For the past few days
I’ve been really shitty, and despite my best efforts to shake it, I keep
reverting to a state best described as the angry love child of Grumpy Smurf and
Oscar the Grouch. I’ve found myself replaying old arguments in my head and
scripting shouty comebacks. I sent off a series of terse emails. And yesterday
on the train, the sound of someone constantly rustling a plastic bag annoyed me
so much I had to get up and change seats. (I was also tempted to shout at her
for using plastic bags, which is surely the greater crime, no?)
All this irritation
had no obvious cause, but it went on for days and I suspected something else
was going on internally.
My body was giving me signals that it was experiencing
irritation at a deep level. My jaw became tight and painful (this is one part
of the body where we hold on to anger), my digestion went out of whack
(something which is usually, but not always, associated with emotional stress)
and I developed hay fever (which is all about irritation)*.
Anger and irritation
are perfectly valid emotions, and me experiencing them is not a problem in and
of itself. The issue for me was that they weren’t prompted by a specific event
or experience, and they were lingering like out-of-town relatives after Boxing
Day. I knew that this was something that needed to be investigated.
When I thought about
what is really frustrating me at the moment, I instantly felt that sensation in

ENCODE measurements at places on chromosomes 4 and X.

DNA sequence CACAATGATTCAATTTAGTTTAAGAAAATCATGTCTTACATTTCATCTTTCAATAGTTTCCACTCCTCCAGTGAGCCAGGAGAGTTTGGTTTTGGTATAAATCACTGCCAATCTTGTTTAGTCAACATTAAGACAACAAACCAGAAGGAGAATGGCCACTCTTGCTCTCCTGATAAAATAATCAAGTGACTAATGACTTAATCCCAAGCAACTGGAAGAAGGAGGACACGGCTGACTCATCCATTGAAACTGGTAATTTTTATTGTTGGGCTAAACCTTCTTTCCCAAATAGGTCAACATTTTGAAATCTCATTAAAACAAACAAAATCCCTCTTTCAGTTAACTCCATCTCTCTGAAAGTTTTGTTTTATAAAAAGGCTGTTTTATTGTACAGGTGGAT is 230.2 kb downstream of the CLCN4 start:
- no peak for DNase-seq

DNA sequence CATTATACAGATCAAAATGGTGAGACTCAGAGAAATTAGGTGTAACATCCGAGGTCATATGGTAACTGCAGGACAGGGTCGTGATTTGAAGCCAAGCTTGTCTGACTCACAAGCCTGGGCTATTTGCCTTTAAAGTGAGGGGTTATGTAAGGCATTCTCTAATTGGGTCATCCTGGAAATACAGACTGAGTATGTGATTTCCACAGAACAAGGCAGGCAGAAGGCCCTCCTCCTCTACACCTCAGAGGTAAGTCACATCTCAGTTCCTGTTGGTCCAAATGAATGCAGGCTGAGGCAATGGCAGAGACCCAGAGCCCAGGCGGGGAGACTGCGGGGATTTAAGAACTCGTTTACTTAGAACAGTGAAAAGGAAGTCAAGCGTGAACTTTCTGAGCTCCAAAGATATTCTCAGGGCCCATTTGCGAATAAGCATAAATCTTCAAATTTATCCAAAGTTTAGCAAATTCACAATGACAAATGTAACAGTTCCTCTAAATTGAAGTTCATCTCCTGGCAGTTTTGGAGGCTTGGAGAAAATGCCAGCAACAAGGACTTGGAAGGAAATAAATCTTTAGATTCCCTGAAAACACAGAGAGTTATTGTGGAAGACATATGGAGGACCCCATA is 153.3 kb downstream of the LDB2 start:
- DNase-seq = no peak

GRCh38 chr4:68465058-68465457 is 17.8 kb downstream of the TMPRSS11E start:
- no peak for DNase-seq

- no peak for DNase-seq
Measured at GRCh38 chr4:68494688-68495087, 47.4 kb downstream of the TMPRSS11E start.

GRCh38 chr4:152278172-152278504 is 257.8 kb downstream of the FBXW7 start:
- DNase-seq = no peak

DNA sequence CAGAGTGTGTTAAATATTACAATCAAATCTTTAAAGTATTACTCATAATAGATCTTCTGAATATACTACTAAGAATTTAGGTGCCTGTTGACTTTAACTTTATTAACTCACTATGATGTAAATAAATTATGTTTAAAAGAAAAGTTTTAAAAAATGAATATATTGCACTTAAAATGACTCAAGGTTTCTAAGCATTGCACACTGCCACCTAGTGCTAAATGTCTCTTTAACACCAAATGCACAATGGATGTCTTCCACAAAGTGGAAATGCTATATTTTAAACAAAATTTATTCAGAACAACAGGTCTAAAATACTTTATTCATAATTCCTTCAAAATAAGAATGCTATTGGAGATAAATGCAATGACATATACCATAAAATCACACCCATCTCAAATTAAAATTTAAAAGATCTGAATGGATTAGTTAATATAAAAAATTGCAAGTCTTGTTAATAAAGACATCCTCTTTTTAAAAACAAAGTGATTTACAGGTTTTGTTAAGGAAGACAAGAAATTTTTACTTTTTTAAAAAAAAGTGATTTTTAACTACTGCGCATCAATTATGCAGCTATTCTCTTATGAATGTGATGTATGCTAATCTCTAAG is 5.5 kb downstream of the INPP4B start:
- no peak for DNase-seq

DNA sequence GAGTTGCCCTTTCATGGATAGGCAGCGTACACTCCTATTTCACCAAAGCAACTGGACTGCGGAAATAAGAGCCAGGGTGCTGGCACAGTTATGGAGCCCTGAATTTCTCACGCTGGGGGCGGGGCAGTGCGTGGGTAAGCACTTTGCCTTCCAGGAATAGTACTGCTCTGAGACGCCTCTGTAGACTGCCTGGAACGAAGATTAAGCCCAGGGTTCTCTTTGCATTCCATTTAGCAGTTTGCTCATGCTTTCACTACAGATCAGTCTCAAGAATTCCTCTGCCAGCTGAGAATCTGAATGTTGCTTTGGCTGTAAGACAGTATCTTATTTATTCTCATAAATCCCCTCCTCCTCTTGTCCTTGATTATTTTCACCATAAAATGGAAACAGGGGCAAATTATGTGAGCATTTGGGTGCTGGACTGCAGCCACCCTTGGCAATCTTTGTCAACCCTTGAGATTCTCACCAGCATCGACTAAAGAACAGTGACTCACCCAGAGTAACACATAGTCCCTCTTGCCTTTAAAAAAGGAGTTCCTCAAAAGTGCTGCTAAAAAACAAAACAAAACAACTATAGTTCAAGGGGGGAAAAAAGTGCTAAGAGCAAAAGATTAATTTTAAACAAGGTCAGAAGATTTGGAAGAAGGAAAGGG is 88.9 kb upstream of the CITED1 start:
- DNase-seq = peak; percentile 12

my gut that I get when I know I’ve identified something significant. There’s the
fact I have to move out of my house, which is going to be an exhausting process
that will cost me money I don’t have right now (and am worried that I won’t
find, despite the angels’ reassurances to the contrary). There’s also the fact
that my business is taking a long time to get off the ground. The experience of
sitting in an empty room with an empty diary and waiting for the phone to ring
is somewhat soul-destroying.
It wasn’t hard to see
the common thread: fear. Namely, fear of failure and fear of not having enough
(money, resources, time). So many metaphysical books say that everything comes
back to fear. In fact, anger is often referred to as a secondary emotion
because it is usually masking another emotion. And often, that emotion is
anchored in fear.
Recognising my fears
and calling them out for playing saboteur on my physical health hasn’t made me
any less annoyed, but at least I’m aware of what’s really going on – and that’s
helping me to put my focus back on what will help me move forward: patience.
Accepting that my life is unfolding exactly as it should, and being patient
with that process, makes me feel more calm. I hope that that will translate to
patience across the board, making me less inclined to react to surface-level
irritations. That’s the theory, anyway.
I can’t, however,
make any guarantees regarding the safety of plastic bag rustlers.
* For the record, this
doesn’t mean that if you sneeze you’re afraid of something – it probably just
means you should stay away from pollen (lol). Also, sometimes a bad mood is
just a bad mood. What I’ve documented here was just my experience of a lot of
physical symptoms and emotional triggers adding up to the same thing.